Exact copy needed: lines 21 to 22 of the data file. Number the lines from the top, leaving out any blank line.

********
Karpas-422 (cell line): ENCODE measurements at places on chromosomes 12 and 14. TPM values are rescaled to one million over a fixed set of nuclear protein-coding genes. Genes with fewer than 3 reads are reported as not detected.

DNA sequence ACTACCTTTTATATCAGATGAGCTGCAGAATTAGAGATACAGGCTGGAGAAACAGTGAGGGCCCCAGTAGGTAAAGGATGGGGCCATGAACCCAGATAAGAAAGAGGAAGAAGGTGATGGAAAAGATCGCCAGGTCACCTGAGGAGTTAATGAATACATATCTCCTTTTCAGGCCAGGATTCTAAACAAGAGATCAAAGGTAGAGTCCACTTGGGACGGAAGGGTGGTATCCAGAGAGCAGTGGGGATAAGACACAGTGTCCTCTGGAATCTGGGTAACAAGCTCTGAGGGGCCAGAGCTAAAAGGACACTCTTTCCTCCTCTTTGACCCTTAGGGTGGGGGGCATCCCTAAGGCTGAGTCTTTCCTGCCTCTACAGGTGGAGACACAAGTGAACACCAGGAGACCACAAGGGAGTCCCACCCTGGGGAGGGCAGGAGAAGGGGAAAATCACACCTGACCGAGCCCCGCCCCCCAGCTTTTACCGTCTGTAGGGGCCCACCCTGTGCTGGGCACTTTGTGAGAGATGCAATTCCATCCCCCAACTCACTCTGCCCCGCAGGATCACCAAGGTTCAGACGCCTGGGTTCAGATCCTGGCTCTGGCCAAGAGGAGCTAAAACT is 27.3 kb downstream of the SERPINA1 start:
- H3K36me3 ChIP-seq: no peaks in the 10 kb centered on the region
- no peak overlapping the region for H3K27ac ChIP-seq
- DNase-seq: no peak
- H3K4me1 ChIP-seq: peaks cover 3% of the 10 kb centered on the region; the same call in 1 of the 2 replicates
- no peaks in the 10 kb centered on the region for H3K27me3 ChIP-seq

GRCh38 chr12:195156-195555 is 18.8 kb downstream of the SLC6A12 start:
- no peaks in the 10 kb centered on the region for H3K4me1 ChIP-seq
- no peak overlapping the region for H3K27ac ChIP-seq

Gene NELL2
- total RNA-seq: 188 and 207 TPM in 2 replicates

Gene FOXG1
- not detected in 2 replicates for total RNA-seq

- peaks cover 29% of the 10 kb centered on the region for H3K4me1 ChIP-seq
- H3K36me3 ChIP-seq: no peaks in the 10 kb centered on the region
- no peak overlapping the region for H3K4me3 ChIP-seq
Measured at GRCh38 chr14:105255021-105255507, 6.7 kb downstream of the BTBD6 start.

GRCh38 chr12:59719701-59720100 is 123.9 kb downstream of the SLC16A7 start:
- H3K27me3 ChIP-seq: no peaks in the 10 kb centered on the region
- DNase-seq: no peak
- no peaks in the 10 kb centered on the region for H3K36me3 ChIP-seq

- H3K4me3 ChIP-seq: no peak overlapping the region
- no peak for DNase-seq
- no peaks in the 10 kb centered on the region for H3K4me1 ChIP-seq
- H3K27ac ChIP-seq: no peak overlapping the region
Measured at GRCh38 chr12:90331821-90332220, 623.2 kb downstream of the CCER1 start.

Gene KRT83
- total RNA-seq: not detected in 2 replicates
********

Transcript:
- DNase-seq: no peak
- no peaks in the 10 kb centered on the region for H3K36me3 ChIP-seq